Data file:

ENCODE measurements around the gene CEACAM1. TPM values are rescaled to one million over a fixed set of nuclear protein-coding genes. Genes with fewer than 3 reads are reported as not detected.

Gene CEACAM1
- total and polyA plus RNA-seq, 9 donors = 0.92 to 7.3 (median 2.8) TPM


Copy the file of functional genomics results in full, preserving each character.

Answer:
ENCODE measurements around the gene CEACAM1. TPM values are rescaled to one million over a fixed set of nuclear protein-coding genes. Genes with fewer than 3 reads are reported as not detected.

Gene CEACAM1
- total and polyA plus RNA-seq, 9 donors = 0.92 to 7.3 (median 2.8) TPM